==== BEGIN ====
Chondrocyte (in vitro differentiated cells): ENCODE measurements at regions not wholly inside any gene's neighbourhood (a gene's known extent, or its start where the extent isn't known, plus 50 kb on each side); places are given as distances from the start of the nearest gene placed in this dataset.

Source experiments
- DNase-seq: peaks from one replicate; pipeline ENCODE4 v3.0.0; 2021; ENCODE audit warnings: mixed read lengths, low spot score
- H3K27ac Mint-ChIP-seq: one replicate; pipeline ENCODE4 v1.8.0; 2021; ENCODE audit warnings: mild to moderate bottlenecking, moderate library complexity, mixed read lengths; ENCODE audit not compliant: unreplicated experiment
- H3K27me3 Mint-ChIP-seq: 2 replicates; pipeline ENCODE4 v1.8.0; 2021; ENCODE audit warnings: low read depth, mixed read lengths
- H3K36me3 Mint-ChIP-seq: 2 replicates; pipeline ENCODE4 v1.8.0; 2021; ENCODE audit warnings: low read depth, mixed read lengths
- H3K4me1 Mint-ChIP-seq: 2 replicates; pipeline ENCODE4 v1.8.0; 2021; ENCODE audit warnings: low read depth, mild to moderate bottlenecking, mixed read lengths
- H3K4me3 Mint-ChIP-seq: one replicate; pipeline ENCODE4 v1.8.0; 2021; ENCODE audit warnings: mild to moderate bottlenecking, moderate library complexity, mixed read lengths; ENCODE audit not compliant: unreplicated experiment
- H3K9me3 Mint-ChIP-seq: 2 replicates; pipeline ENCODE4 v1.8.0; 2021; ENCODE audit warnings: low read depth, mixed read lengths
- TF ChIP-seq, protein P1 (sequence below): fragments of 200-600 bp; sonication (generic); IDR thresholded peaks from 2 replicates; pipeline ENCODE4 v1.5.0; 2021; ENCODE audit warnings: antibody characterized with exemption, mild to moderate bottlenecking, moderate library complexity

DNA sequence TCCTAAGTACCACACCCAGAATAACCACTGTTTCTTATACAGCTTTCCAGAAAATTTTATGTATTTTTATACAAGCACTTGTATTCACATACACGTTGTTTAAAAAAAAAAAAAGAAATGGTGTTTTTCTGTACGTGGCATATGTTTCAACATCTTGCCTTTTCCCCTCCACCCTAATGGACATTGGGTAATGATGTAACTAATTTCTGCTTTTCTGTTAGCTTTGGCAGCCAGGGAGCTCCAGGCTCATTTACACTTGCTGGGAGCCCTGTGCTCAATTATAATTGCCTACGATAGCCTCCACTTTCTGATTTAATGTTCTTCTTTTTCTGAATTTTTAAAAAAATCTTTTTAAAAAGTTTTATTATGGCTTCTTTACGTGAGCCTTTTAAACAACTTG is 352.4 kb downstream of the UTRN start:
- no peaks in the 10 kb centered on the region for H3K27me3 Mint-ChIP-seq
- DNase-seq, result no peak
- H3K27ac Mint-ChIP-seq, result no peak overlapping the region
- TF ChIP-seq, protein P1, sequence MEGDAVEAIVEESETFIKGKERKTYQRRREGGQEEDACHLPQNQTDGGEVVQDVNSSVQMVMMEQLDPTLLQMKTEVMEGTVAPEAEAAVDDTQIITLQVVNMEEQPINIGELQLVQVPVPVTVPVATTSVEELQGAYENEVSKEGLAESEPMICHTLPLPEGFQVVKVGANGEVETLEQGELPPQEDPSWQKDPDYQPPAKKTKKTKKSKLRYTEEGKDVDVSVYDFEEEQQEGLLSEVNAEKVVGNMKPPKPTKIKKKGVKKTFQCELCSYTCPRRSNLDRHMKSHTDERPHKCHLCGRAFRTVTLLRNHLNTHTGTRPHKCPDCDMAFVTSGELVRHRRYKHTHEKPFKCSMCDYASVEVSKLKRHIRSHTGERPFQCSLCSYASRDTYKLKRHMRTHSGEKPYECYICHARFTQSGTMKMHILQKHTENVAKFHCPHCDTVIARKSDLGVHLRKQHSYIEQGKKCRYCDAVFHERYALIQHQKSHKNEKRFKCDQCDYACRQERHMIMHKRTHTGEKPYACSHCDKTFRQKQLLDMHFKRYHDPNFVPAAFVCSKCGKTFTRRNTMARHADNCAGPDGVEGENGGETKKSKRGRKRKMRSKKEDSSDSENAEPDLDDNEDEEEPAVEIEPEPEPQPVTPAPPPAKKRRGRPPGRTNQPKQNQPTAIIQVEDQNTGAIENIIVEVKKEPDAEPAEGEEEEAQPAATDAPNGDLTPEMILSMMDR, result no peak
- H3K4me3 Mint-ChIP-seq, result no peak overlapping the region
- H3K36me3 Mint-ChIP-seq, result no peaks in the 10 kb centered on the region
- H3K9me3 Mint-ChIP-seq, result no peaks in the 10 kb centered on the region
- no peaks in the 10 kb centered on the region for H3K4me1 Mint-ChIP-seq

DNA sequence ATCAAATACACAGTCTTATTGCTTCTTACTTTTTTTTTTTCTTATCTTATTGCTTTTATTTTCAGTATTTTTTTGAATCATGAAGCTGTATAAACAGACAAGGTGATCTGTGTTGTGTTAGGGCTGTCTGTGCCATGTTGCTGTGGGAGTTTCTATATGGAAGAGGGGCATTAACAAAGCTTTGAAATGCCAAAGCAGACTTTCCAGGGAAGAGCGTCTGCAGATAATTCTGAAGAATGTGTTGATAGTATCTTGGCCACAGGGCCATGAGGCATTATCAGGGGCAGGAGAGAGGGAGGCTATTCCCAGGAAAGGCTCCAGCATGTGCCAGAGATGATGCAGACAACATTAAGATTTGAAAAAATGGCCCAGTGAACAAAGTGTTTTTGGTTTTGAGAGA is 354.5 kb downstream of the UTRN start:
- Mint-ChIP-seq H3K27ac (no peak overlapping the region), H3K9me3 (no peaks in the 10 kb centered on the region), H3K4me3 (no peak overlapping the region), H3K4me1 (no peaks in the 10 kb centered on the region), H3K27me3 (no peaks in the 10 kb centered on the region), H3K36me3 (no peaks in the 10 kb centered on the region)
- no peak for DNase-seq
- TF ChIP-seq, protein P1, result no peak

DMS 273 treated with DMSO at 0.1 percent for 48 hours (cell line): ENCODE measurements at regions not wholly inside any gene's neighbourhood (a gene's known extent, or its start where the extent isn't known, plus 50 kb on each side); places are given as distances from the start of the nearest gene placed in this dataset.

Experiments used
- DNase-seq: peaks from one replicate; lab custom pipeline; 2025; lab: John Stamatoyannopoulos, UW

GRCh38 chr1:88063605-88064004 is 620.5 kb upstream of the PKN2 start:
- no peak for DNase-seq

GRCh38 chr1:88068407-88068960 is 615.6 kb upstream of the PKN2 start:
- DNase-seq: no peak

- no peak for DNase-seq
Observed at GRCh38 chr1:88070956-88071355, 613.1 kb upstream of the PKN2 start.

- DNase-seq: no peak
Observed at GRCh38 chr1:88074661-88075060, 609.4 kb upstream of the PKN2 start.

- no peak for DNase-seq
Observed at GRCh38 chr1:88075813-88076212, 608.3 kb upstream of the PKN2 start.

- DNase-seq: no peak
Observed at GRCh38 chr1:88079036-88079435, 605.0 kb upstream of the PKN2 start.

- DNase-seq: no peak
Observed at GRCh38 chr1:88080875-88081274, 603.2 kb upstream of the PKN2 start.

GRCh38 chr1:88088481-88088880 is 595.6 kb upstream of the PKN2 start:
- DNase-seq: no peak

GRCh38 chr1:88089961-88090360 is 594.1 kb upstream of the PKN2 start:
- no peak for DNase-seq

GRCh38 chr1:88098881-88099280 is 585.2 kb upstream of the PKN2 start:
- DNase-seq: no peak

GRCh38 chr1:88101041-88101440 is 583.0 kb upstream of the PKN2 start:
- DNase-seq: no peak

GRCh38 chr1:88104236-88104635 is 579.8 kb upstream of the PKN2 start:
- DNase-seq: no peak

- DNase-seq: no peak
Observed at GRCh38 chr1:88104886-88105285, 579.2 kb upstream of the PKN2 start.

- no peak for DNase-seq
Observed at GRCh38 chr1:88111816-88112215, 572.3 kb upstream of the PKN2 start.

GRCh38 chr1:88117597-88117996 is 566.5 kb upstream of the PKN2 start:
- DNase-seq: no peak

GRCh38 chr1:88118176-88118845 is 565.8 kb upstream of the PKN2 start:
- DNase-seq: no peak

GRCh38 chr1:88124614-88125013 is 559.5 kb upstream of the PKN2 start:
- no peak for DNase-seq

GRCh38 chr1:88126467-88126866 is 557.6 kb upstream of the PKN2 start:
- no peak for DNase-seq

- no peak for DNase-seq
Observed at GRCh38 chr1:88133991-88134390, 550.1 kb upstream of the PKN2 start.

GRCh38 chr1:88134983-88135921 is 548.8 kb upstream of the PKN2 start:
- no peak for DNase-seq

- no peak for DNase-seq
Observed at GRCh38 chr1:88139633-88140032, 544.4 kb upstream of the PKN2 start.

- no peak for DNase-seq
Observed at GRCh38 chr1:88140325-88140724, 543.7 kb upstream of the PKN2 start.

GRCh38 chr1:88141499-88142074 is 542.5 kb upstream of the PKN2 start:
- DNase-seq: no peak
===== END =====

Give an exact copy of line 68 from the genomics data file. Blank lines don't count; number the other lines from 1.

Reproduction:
Observed at GRCh38 chr1:88139633-88140032, 544.4 kb upstream of the PKN2 start.